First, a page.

mlh said...

They never give out the details until you call with a problem.

Are you going to demand your money back?

Hilary said...

Another fairly useless deal is home inspection. Before buying her house, my cousin had it inspected for $300. All was reasonably well. They suggested a couple of minor repairs and the previous owners attended to them. They made mention of the roof needing to be done within 5 years, but stressed that there was nothing pressing. She bought it, moved in and within a couple of weeks, her roof leaked so severely that she now has an estimated 10 to 15 thousand dollars in damage. She was refunded the $300. And offered half of the repair cost. Insurance won't cover it. She has since learned that most inspections really don't cover what needs to be done.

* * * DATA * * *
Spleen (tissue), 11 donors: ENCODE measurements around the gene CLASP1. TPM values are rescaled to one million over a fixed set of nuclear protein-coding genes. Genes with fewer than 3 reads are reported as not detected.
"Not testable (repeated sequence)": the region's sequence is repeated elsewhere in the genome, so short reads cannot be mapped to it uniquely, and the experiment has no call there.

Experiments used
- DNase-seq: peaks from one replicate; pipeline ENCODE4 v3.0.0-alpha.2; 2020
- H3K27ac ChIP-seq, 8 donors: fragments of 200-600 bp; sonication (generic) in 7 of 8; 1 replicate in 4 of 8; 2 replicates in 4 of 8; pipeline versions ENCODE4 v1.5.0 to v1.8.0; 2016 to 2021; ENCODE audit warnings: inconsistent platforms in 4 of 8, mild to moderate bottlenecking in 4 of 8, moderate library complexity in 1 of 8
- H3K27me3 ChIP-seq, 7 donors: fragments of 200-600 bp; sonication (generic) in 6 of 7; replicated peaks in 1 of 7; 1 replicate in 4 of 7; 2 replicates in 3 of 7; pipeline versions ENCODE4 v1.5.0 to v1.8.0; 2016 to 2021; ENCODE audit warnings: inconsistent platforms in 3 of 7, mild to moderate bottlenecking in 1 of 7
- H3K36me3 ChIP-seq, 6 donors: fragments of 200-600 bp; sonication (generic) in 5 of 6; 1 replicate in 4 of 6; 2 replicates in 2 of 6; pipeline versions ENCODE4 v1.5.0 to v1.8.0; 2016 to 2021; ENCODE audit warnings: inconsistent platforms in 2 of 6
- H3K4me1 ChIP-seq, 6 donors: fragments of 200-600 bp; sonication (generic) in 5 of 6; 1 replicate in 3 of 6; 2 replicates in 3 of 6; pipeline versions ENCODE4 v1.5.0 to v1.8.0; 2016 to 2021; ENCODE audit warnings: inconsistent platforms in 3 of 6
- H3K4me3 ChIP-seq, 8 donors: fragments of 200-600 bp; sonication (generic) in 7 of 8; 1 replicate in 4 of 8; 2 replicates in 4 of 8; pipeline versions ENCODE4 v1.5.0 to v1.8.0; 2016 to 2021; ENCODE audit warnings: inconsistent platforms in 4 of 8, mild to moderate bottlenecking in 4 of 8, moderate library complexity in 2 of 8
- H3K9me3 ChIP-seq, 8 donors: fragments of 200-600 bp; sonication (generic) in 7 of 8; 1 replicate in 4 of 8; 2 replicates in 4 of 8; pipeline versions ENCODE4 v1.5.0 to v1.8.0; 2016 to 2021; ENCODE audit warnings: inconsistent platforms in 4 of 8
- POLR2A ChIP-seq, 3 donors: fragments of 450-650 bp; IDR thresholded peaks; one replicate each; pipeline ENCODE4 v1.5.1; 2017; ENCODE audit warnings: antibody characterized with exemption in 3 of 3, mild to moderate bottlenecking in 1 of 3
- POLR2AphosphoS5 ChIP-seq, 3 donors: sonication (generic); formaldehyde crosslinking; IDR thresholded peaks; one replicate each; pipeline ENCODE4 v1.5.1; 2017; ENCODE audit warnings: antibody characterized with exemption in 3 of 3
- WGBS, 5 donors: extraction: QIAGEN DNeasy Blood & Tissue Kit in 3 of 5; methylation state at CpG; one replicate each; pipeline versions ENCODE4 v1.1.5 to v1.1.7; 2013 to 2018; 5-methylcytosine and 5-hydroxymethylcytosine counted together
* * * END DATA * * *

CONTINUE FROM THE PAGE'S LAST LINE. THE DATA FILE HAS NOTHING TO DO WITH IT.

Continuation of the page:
Kay K said...

I hear ya'. I had an agent tell us our home warranty would cover "everything". Well, as you learned, that is not correct. (We don't use that agent anymore...)
With the next house we bought, I really looked at the different companies and what they covered (I did it online, but the office had their pamphlets). Since then, I have been very pleased. For me, the key was looking at the pamphlets myself. That way I was not going by the "it will cover everything" rule. I have had a water heater replaced, several appliance repairs done, a major plumbing stoppage cleared, and some other minor things. I can't imagine NOT having it. I renew it every year.

JoLee said...

We had one on 57th and it was a good one. But then we were told whom to get it through before getting it. WE picked the HW. There are good ones and worthless ones.

Tsoniki said...

We never did buy a home warranty, and I have the same fear - that it wouldn't cover stuff anyway. It seems better to have a savings account for home repairs and keep up on your yearly maintenance.